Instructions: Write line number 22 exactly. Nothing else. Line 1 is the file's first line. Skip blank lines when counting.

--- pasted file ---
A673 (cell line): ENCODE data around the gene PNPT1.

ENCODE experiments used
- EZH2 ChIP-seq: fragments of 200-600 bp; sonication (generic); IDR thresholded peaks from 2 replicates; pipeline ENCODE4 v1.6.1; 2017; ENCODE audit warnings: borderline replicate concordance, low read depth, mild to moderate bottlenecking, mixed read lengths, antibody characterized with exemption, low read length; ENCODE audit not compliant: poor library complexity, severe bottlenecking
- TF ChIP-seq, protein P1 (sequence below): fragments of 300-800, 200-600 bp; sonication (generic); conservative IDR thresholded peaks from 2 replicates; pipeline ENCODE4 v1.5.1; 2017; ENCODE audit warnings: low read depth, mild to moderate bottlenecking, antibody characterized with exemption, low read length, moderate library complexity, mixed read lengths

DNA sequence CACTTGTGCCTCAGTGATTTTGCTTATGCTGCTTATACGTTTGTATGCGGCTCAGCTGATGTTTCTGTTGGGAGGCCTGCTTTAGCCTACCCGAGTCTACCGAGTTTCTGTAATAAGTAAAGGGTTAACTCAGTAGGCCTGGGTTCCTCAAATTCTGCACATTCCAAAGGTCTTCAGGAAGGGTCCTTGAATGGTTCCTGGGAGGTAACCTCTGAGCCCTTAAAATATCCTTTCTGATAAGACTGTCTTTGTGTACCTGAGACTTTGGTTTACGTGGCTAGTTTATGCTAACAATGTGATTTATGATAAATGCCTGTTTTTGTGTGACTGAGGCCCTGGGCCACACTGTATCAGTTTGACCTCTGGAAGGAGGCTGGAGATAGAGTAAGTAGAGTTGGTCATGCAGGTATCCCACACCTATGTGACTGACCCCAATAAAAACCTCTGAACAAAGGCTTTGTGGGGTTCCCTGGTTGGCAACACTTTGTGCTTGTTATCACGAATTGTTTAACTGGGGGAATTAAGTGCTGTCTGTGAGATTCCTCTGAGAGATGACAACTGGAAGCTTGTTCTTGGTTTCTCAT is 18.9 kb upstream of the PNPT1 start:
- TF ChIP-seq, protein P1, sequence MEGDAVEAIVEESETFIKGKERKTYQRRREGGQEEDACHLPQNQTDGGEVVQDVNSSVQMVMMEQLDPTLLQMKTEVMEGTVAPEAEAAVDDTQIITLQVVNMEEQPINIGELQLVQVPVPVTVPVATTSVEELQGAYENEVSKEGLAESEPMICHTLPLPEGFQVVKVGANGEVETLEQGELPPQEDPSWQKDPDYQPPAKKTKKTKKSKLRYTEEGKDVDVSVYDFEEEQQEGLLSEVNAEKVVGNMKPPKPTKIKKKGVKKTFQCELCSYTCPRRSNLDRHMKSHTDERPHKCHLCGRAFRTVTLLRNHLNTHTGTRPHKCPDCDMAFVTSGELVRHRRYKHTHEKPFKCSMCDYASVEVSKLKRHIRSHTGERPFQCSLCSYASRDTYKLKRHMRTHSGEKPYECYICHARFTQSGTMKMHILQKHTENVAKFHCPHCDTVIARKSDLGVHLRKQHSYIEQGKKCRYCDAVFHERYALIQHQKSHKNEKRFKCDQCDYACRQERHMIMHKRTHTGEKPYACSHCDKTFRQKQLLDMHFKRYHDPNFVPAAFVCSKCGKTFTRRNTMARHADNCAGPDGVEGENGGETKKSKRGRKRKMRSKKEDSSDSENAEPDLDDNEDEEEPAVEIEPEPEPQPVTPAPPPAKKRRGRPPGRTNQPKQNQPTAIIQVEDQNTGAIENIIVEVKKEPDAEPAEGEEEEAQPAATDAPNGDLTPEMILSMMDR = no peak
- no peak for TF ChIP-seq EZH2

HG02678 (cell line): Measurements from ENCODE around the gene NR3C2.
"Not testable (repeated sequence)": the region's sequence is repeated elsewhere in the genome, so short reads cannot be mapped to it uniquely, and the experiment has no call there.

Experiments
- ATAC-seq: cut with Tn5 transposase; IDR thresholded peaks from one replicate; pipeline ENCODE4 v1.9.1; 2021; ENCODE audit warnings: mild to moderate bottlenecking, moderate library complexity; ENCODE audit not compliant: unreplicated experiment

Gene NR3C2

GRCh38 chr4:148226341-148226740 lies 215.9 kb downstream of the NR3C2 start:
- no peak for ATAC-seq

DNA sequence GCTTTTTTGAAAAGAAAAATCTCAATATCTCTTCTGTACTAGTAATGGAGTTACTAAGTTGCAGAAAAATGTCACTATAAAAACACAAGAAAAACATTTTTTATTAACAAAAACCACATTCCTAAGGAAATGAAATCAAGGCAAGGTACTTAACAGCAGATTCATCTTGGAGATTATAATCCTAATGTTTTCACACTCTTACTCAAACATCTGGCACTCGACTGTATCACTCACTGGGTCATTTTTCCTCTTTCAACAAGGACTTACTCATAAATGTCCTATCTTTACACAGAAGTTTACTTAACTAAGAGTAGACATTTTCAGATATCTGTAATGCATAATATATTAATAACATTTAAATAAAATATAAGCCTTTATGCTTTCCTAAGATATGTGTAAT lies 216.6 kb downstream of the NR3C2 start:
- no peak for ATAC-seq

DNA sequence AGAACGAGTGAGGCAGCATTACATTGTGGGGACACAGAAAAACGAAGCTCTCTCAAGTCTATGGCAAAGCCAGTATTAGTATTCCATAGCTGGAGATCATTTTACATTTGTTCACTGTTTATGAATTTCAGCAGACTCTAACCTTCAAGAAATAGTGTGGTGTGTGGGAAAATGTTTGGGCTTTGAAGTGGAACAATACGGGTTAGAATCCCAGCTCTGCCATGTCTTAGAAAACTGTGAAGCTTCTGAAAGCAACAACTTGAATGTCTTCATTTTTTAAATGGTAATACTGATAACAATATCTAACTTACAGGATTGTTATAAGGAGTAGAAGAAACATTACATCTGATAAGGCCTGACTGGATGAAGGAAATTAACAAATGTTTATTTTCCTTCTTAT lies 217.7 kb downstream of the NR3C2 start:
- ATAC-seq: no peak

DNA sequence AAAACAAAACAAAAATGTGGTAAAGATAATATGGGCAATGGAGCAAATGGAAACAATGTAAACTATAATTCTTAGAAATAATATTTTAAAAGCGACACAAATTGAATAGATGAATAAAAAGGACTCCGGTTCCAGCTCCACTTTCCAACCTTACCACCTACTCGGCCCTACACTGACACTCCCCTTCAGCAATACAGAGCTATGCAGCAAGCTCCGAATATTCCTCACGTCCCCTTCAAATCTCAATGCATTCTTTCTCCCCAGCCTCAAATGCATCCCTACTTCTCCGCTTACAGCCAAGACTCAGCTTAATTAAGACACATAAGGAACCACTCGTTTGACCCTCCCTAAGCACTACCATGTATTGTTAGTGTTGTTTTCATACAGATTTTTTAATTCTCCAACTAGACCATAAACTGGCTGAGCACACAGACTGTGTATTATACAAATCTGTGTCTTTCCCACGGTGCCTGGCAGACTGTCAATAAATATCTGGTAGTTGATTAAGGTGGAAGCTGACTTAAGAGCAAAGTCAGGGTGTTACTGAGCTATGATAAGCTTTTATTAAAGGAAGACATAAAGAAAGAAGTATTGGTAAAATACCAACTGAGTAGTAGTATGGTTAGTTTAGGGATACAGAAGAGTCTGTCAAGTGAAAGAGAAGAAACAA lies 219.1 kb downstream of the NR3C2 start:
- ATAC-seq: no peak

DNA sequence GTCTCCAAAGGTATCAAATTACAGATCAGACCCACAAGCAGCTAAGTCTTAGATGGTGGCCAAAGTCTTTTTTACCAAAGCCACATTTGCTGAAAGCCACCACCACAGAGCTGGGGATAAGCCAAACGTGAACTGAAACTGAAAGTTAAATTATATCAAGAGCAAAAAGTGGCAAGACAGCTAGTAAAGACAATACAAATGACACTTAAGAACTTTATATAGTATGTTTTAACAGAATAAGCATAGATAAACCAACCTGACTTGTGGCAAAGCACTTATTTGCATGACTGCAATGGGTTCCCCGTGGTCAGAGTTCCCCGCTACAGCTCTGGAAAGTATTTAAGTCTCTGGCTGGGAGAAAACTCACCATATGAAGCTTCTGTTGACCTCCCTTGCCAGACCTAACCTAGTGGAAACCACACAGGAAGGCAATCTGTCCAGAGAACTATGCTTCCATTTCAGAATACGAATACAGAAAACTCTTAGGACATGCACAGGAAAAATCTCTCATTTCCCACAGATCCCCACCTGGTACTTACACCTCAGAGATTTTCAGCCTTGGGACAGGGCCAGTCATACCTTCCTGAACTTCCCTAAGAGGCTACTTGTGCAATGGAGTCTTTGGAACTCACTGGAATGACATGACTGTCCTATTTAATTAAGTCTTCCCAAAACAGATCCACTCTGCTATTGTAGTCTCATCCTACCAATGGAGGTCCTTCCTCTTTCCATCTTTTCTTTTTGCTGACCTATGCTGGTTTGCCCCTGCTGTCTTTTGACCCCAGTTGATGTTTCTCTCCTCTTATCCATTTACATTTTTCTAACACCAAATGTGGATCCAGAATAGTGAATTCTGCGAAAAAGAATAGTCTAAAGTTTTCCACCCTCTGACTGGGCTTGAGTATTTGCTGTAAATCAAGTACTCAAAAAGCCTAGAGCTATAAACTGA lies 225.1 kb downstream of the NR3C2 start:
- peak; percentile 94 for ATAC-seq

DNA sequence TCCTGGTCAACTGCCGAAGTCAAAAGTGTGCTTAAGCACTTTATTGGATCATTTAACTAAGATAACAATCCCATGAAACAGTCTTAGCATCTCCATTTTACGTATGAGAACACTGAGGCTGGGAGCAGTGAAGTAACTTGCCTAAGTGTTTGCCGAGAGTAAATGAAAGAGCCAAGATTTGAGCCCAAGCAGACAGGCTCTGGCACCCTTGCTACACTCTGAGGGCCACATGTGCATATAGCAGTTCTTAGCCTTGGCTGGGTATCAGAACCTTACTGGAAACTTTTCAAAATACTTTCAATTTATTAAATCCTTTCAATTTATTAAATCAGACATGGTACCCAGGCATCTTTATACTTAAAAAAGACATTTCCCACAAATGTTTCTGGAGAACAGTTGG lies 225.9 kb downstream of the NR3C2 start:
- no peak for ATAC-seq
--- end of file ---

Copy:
- peak; percentile 94 for ATAC-seq